Is it possible to love multiple people at once? Can one really devote oneself to several people all at the same time? Polyamory, in its various different forms, is just one of themes that run through this exquisitely written diary of Anaïs Nin.
In order to do this review proper justice, I should begin by stating where I am coming from. I am a fan of Henry Miller, and I have read both Tropic of Cancer and Tropic of Capricorn. Both books mesmerized me, with their unusual narrative, blending fact and fiction, narrating about the escapades of Henry Miller in Paris. And of course, through the course of reading those books, I encounter Anaïs Nin, one of Miller's companions. It made me think what would it be like to be a companion of Henry Miller, this author who seemed to be sexually charged like no other human I have encountered.
Thus, reading Henry and June felt like I was reading the other side of the story. Anaïs narrates her emotions, from the beginning to the end. First, she gives details of how she felt for Henry Miller, as well as his wife, June Miller. Early on, Anaïs portrays herself to be someone capable of loving multiple people, of both sexes. It was quite interesting to read the deepest emotions that Anaïs had with respect to lesbianism. It also reflected the views on homosexuality back in the days. Anaïs Nin and Henry Miller lived a Bohemian life (read: not conservative), and yet Anaïs's attitudes towards lesbianism seemed rather conservative to me.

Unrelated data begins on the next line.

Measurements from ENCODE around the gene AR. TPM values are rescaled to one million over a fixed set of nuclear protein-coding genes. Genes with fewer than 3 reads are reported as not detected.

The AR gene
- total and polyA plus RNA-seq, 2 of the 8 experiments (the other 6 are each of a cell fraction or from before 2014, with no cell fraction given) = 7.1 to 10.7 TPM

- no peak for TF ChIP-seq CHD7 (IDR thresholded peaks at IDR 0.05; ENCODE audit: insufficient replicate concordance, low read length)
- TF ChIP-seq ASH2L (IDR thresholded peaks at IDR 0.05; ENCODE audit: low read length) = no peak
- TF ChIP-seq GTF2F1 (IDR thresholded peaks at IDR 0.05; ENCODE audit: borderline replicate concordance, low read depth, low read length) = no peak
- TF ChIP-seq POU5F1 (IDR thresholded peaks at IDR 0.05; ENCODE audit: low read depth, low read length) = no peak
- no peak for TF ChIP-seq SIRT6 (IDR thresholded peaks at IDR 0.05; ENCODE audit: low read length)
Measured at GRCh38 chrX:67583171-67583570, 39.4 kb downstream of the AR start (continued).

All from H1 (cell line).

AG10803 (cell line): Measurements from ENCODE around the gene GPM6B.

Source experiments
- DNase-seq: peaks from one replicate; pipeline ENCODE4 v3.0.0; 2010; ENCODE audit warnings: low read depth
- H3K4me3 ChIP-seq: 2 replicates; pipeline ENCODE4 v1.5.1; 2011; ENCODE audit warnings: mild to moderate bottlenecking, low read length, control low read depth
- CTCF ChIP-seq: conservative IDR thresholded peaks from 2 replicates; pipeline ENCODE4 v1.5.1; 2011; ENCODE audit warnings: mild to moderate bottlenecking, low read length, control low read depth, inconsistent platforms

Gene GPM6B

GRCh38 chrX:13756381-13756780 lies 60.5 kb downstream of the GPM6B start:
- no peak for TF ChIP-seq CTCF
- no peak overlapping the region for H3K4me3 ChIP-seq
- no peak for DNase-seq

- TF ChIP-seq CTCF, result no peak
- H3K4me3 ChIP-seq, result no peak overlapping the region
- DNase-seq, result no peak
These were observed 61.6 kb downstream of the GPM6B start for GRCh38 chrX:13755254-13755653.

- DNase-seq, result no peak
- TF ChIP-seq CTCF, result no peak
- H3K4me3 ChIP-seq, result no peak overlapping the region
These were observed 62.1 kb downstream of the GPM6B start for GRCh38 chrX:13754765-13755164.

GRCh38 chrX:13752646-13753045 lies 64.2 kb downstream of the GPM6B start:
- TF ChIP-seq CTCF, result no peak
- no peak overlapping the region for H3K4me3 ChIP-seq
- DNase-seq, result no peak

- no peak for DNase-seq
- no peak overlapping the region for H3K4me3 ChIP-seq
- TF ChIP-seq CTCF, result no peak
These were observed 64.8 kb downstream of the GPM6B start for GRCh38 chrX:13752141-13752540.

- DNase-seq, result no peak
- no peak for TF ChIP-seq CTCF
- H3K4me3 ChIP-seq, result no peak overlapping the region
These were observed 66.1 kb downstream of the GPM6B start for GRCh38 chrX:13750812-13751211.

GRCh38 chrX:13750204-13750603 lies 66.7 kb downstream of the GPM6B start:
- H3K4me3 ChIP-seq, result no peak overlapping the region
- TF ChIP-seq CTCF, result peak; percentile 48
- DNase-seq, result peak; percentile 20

The most prominent part I take issue with is the fact that for Anaïs, it seemed that if one is female and loves another female, either of two things must happen. One either has to be masculine and take on male characteristics, or the other female should be the one to do so. I find it interesting that as much as she was bisexual, and open to the idea of lesbian relationships, the gender binary still exerts an influence on her views of same-sex relationships. Here I am, wondering, what is wrong with loving another woman, if one is also a woman, just because you find her attractive? In the way Anaïs describes June Miller, she attributes masculine characteristics to her. She dreams that June grew a penis, and that all along, she was male, and therefore was able to penetrate Anaïs. Anaïs also thinks that she is masculine and have male-type personalities, such that a feminine person like June would fancy her. These views are something that I personally disagree with. I do not mind same-sex relationships, but if one engages in one, I don't think there is the need to force one such relationship into the constraints of the traditional gender binary.